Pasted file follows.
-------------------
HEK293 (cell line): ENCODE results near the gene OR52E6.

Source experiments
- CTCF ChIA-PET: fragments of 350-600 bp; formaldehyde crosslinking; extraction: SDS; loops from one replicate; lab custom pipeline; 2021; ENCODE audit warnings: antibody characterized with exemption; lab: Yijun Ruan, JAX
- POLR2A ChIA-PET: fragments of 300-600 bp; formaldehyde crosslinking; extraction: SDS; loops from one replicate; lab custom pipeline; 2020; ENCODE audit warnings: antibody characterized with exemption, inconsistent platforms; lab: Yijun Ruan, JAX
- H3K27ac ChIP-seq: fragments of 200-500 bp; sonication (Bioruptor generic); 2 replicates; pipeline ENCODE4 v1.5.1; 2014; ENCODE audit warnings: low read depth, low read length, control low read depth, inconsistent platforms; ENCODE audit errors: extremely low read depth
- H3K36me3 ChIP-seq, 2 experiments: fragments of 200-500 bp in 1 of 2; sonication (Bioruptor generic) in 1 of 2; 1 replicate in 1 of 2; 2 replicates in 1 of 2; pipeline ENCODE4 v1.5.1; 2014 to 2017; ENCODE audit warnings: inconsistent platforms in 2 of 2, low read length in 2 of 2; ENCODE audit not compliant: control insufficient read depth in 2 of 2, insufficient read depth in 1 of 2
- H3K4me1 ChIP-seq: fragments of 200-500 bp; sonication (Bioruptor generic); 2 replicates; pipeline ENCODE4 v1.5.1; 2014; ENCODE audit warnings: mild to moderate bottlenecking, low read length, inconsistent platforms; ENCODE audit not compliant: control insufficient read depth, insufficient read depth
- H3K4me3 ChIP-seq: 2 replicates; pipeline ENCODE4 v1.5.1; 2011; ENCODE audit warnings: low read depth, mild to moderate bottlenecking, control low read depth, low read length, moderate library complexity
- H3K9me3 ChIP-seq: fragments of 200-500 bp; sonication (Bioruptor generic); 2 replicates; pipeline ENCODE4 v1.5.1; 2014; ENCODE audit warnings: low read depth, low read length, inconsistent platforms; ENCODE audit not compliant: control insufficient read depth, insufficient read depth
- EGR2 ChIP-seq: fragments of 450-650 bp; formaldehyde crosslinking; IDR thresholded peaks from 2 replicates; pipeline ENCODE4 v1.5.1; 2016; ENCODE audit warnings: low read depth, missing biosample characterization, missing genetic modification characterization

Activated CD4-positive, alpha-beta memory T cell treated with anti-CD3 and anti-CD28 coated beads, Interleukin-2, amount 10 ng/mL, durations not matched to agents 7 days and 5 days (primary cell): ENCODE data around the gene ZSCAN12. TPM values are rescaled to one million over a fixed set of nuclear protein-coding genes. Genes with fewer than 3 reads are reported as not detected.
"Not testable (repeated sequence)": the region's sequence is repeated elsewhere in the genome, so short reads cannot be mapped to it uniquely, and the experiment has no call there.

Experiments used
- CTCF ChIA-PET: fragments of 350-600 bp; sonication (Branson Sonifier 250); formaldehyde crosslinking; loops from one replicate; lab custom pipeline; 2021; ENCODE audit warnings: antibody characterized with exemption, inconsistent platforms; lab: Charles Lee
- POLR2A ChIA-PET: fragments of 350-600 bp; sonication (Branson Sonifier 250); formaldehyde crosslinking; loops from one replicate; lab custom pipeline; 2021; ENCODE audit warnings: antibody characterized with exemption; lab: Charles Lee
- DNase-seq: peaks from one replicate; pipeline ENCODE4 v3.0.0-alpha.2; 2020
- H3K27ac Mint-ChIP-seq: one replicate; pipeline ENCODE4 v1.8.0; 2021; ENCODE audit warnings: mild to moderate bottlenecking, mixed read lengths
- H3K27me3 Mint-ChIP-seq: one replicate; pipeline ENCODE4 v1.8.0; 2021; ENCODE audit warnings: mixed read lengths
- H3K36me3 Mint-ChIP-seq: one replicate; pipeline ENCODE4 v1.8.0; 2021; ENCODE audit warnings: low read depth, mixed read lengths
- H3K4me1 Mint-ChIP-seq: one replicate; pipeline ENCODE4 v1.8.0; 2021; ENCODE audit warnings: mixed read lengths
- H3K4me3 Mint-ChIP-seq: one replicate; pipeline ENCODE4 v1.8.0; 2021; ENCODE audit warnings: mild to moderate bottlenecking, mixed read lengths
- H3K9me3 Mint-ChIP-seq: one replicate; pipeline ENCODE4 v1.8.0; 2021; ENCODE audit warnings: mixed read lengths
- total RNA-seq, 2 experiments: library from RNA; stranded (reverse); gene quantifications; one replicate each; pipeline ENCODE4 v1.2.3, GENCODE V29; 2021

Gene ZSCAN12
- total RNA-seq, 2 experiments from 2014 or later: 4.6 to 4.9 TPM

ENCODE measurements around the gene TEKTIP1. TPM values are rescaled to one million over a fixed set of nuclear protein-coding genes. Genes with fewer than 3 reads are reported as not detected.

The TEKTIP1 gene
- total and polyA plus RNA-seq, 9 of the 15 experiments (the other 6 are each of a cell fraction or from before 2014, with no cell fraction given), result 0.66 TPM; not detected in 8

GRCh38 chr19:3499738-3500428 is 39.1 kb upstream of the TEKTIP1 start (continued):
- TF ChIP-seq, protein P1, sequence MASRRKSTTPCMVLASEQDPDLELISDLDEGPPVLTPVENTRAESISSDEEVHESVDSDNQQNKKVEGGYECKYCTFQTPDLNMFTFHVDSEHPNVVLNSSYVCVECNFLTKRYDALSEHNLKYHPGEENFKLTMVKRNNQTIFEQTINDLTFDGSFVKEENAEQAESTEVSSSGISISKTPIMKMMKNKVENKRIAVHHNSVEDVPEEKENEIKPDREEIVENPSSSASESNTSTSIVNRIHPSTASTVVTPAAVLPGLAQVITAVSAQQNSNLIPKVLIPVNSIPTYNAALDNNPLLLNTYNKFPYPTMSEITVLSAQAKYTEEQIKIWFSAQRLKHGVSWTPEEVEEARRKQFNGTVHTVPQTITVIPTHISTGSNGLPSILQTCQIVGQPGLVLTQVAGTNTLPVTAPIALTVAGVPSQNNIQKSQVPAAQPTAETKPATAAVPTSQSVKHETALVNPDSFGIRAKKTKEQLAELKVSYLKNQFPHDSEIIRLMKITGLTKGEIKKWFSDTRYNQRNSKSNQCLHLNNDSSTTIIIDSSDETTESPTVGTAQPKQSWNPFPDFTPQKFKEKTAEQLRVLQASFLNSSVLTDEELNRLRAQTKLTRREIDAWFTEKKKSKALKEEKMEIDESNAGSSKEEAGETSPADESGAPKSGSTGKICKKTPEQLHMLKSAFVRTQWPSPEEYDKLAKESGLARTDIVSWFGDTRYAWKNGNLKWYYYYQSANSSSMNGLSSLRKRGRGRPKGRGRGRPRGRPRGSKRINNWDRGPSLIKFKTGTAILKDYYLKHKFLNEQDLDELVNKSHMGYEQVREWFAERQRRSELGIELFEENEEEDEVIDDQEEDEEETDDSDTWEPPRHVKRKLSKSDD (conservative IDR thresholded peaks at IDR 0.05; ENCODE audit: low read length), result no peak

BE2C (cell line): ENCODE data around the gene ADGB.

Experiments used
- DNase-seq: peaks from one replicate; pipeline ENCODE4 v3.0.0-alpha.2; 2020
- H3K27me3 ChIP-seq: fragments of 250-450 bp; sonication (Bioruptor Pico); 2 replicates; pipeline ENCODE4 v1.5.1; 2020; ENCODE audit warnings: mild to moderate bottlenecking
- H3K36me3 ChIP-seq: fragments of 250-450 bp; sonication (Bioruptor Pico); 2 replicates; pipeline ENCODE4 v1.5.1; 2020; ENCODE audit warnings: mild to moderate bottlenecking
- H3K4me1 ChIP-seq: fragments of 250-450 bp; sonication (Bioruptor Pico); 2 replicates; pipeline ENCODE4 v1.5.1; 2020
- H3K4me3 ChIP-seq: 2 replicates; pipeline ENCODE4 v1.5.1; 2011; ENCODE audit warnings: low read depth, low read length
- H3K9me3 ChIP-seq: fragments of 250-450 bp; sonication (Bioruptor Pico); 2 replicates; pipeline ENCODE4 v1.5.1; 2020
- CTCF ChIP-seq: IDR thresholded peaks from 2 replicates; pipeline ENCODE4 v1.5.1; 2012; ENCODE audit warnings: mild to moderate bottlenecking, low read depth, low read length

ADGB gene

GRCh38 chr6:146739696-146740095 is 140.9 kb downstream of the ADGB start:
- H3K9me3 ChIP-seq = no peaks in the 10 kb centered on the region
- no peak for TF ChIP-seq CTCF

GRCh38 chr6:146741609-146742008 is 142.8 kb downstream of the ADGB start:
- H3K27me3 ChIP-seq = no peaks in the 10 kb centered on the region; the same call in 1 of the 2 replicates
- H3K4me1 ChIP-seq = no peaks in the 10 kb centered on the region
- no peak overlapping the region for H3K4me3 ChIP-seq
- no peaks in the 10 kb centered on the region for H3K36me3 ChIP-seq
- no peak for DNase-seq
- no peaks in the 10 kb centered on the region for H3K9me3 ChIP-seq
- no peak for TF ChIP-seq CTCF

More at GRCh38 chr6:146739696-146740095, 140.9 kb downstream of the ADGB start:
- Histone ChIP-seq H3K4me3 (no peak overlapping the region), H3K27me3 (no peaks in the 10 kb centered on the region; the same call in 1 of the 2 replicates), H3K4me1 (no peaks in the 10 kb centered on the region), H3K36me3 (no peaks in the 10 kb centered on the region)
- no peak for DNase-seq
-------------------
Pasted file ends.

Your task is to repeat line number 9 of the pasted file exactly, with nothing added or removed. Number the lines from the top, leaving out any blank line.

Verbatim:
- H3K9me3 ChIP-seq: fragments of 200-500 bp; sonication (Bioruptor generic); 2 replicates; pipeline ENCODE4 v1.5.1; 2014; ENCODE audit warnings: low read depth, low read length, inconsistent platforms; ENCODE audit not compliant: control insufficient read depth, insufficient read depth